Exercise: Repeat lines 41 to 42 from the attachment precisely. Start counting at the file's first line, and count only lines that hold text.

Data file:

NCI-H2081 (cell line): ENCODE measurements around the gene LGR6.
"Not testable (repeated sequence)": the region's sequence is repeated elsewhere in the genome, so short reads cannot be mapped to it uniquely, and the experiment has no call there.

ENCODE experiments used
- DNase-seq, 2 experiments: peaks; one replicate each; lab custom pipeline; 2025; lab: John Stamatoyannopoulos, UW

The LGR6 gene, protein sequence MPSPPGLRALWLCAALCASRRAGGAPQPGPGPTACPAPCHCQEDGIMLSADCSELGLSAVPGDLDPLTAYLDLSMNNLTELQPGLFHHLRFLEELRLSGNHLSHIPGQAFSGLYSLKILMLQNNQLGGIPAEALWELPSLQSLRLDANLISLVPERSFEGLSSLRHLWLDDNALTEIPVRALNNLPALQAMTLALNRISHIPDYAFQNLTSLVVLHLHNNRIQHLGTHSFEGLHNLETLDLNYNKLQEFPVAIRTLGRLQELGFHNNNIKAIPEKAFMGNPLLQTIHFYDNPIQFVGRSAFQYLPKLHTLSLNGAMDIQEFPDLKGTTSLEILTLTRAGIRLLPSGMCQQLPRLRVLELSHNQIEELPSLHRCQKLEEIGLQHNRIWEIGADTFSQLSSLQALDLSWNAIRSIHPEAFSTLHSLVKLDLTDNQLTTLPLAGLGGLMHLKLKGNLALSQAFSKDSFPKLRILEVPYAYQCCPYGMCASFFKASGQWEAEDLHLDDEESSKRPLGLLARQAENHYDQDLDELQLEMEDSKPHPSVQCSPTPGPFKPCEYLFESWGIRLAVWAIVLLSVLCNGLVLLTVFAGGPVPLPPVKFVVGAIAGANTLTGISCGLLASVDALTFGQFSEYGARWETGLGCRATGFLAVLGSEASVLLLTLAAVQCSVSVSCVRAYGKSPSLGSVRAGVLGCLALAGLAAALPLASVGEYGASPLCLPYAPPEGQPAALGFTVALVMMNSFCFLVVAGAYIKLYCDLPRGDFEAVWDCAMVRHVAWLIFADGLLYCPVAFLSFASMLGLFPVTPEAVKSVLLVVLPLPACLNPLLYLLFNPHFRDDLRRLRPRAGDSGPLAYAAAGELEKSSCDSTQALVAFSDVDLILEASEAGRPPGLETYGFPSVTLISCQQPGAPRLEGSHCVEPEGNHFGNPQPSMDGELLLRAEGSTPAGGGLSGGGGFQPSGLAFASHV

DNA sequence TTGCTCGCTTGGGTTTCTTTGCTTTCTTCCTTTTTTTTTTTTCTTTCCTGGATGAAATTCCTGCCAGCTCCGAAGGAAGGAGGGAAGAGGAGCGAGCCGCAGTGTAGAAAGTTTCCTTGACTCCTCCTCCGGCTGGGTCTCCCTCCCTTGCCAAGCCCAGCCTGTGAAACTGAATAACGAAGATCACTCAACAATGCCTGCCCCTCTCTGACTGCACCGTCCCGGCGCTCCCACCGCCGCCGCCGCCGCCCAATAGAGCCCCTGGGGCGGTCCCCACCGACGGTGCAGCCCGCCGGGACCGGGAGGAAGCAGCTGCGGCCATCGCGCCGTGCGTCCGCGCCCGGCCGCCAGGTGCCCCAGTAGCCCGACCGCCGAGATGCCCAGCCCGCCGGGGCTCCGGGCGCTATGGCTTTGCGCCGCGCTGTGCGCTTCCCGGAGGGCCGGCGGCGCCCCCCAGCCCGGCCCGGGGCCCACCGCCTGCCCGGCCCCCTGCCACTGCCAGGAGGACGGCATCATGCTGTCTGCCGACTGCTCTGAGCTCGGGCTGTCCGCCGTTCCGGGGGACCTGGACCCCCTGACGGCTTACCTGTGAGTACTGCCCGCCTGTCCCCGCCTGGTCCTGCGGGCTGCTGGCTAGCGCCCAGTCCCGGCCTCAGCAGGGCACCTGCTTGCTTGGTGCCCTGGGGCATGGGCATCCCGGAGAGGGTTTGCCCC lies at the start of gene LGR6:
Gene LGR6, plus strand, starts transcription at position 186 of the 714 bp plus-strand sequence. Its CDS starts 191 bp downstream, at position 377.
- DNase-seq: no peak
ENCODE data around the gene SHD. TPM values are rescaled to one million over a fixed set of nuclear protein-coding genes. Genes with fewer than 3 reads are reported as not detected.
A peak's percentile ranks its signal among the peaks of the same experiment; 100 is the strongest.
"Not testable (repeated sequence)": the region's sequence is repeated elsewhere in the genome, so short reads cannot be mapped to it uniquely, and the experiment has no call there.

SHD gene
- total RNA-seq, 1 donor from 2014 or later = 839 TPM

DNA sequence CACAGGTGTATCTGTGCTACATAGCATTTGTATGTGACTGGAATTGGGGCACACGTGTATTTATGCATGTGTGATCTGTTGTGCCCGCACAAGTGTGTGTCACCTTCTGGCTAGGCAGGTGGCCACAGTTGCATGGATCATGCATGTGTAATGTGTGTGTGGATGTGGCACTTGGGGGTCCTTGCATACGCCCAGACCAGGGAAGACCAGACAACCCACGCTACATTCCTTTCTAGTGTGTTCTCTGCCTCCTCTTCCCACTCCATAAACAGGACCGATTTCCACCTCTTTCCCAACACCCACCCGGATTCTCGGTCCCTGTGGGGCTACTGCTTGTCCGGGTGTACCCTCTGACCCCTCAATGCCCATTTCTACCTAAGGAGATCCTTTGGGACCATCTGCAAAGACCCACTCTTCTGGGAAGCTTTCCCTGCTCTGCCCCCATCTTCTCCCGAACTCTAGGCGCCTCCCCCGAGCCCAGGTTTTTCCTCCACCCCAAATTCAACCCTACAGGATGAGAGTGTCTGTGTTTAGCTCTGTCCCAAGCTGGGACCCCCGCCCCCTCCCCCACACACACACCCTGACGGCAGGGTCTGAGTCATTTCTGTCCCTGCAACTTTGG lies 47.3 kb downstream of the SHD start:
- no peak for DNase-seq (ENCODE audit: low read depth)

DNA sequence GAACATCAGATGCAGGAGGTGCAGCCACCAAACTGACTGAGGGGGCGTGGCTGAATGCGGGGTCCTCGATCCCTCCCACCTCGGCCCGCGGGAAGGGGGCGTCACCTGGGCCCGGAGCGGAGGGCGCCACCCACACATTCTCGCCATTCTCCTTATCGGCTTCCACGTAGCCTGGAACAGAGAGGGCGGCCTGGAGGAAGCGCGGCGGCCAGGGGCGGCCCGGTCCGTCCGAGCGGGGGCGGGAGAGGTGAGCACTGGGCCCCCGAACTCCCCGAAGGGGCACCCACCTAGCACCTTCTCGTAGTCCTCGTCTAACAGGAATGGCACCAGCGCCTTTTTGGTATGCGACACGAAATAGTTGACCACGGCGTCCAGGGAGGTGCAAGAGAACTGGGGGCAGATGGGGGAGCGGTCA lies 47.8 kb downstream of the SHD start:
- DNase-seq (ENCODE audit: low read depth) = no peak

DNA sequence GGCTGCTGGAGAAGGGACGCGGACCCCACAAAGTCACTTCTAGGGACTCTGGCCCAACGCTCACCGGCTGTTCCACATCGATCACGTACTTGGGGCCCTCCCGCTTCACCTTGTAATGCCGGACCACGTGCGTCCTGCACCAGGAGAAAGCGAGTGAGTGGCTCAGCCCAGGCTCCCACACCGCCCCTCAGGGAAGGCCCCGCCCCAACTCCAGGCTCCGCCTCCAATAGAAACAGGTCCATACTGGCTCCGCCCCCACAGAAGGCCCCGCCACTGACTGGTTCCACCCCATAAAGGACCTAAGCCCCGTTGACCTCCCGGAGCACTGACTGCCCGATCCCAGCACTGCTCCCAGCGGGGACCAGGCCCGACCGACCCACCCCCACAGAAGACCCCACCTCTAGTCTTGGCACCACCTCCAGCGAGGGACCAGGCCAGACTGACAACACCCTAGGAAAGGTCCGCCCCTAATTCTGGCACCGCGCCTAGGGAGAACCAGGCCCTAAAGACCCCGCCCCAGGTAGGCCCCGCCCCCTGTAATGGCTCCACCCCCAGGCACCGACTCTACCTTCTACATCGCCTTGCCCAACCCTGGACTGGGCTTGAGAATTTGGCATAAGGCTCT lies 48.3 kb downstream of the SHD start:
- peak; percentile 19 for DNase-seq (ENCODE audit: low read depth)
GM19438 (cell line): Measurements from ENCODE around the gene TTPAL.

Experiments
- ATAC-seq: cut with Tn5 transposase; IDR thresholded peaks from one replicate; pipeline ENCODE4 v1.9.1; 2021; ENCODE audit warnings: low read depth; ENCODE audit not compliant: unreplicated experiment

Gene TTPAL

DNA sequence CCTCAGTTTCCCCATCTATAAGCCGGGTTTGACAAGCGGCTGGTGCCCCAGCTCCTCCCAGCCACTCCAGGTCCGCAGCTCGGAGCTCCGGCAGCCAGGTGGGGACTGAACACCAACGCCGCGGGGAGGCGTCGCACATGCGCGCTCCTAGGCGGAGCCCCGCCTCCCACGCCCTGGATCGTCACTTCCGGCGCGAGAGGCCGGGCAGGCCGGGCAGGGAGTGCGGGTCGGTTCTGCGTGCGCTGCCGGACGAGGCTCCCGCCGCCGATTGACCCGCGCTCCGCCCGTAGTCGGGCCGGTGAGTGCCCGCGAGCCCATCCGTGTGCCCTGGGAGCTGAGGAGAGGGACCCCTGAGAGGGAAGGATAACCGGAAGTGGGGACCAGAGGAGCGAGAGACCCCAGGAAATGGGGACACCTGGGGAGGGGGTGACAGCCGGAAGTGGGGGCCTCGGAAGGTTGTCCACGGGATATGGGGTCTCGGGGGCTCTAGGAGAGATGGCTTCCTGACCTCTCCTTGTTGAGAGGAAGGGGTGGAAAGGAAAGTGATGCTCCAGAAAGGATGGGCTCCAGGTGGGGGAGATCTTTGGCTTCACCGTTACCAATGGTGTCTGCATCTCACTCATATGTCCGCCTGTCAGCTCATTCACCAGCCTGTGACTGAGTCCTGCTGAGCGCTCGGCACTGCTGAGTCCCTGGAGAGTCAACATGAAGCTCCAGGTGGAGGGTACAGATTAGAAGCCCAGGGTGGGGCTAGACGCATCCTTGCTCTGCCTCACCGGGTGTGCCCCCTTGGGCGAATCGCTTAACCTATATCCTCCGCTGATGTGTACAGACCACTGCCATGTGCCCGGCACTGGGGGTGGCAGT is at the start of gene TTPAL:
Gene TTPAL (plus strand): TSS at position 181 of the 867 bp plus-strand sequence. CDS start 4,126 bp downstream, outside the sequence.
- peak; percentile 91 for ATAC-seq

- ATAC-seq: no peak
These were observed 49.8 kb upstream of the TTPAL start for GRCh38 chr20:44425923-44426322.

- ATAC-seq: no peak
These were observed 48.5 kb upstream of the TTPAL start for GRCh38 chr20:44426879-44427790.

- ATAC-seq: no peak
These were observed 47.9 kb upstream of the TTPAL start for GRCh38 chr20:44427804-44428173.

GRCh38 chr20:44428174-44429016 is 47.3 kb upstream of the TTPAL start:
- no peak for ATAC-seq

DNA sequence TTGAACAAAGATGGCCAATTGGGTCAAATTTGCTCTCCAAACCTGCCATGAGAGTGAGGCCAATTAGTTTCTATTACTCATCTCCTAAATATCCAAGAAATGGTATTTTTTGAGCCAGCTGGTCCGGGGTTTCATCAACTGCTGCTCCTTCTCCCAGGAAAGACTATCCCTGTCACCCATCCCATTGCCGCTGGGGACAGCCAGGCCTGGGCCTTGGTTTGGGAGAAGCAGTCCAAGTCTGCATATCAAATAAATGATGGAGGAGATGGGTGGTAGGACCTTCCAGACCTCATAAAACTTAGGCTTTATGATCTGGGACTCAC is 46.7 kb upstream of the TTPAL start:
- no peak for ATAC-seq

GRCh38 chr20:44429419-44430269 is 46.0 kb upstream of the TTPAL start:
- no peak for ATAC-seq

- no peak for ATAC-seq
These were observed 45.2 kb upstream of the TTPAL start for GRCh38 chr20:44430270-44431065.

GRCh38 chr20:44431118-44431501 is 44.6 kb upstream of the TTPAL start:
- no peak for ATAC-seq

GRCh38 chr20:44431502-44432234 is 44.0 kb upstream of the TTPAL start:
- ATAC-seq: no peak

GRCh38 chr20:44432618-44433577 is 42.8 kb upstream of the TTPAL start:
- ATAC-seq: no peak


GRCh38 chr20:44431118-44431501 is 44.6 kb upstream of the TTPAL start:
- no peak for ATAC-seq